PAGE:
Ladies and gentlemen, students of death, welcome to the morgue! Here we will dissect the bodies of readers murdered by their reading. If you’ve read something lately that’s made you want to toss a book across the room or pound your head into the drywall, drop me a line at [email protected]. You never know…your body could be next up on the slab!
Today I bring you one victim of multiple animal stories gone awry and one death by boredom.
Victim 1: Jane Doe: Mauled To Death By Unreal Dogs
What’s killing me? Let’s just call it my pet peeve. I hate when authors give characters pets, and then either ignore the pets completely or give the characters traits completely inappropriate for pet owners. Look, I’ve had dogs and/or cats most of my life. I research their vet when I move to a new town, I check references on dog walkers, pet sitters, etc, when I need them. Why is it that in mystery novels, dogs never need to be walked (unless the owner happens to be home, or the walking is necessary so that the dead body is found), cat litter never needs to be changed, and while the humans may spend hours at dinner, the pets don’t get fed? And if they’re NOT fed, they don’t leave piles of poop around the house or chew up the furniture in retaliation.And, speaking of that, what’s with the pet’s-point-of-view mysteries? I mean, seriously, I have a pretty good idea what my dog thinks about, and it’s gross. It’s not Sherlock-level logic, or keeping an eye on the picayune details of people’s clothing. It’s more about sniffing poop and catching birds. Occasionally, it’s about picking up dead critters from the street when mom’s not looking.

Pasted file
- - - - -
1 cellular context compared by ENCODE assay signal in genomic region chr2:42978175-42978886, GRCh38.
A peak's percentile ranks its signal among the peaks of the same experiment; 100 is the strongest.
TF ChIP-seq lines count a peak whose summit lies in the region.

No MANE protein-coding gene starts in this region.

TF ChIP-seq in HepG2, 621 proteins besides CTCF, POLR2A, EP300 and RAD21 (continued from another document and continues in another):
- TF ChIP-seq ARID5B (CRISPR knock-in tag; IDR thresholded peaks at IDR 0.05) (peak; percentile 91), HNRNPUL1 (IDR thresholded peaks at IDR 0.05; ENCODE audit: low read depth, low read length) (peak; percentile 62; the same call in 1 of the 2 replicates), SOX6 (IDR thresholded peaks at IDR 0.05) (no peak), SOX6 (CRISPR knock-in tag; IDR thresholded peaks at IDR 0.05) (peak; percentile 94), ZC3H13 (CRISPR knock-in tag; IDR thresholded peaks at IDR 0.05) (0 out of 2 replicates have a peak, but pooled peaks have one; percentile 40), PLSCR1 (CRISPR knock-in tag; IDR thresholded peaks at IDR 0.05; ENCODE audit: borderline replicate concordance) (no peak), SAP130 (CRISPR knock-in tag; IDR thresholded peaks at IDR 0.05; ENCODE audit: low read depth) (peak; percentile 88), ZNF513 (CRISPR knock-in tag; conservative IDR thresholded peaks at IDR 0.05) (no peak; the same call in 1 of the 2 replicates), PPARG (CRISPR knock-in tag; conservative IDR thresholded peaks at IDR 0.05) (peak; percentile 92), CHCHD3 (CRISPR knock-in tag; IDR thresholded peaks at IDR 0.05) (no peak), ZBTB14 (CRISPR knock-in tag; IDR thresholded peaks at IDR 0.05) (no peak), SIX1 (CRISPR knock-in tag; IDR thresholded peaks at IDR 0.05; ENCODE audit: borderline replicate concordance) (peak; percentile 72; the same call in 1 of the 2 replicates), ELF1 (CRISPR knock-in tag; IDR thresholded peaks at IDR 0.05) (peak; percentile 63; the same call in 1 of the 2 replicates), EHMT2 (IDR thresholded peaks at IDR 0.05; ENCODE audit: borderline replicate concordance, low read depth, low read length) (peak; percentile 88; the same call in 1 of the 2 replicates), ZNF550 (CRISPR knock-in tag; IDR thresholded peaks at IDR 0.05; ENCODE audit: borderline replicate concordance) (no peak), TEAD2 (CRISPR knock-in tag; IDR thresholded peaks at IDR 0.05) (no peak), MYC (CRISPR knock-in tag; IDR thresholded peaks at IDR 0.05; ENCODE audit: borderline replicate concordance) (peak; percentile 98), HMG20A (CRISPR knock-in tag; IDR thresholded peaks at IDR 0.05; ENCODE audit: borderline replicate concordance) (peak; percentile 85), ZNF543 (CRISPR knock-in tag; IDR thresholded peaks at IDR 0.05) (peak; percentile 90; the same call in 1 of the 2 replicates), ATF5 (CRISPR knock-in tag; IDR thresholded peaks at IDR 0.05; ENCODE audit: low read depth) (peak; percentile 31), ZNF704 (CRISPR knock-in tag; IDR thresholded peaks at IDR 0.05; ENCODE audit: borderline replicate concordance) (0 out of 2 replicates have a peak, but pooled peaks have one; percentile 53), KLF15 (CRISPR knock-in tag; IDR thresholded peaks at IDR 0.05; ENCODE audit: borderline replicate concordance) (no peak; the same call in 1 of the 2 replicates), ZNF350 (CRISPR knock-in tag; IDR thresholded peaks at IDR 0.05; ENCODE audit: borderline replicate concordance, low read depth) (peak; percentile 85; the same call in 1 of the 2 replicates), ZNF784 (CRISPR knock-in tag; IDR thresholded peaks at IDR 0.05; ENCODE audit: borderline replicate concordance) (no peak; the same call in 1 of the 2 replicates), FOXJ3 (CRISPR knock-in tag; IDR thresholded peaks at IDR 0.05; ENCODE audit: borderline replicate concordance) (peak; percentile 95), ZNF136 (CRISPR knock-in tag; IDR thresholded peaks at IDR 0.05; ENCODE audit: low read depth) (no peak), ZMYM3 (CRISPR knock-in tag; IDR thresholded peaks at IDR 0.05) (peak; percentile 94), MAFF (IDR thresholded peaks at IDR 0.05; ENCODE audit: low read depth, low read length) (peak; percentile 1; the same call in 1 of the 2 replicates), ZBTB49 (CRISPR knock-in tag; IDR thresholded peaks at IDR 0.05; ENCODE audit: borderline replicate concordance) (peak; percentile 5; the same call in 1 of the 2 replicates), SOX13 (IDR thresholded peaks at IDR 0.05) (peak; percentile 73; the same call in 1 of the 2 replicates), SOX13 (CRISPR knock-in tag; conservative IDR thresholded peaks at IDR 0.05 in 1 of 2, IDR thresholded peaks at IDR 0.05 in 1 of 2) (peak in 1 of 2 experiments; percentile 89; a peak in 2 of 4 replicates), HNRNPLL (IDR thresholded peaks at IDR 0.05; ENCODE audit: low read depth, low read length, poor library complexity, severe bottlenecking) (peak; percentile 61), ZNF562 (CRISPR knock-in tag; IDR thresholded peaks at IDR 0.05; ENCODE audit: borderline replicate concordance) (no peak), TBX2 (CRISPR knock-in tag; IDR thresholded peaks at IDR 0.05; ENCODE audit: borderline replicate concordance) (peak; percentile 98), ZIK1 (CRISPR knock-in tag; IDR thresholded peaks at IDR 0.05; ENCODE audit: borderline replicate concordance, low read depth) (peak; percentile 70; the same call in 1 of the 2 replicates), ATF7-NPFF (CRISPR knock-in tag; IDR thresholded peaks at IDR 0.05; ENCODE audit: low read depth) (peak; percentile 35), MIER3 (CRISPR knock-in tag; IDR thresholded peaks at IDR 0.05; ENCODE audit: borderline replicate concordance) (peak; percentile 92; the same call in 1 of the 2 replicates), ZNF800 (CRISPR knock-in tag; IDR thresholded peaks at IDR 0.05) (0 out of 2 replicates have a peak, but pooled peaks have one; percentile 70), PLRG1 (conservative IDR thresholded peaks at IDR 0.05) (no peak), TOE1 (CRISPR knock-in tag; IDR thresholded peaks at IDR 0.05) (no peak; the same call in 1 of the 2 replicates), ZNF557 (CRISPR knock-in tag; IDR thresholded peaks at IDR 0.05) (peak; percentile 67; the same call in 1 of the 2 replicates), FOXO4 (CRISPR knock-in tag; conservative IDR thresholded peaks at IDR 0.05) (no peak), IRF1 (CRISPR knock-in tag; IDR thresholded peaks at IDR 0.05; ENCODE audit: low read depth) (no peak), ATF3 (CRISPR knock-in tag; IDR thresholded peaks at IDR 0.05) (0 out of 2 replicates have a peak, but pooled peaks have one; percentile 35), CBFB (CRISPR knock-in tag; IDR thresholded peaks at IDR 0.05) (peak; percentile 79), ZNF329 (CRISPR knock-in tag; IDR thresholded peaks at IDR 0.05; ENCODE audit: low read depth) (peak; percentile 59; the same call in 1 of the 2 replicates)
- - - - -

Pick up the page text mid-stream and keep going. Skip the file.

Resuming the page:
Victim 2: John Doe: Died In His Sleep
It kills me when characters spend time having scary dreams just so THEY can wake up panicked. When I know the monsters are imaginary, there’s nothing at stake, and unless the elements of the dream represent some clever (not heavy-handed) assembly of real-life into new sense, living through someone else’s dreams is usually as dull as drinking tepid water.
If you’re as talented as George Dawes Green was in The Caveman’s Valentine, I will struggle with and fear the consequences of your imaginary monsters. Otherwise, it reads (to me) as a cheap way to gin up tension without risking anything, and I’m unthrilled. The few writers who can accomplish such illusions for internal suspense have, unfortunately, convinced a bunch of others it’s a good idea.
Oh, dear John. He was dreaming of better things when he picked up these books, but when you die in dreams you die in life, and this trumped-up terror did him in.
So don’t forget to write to me when something slays you. And hey, if it’s so good you die from joy, let me know about that, too! All entries will be kept completely anonymous.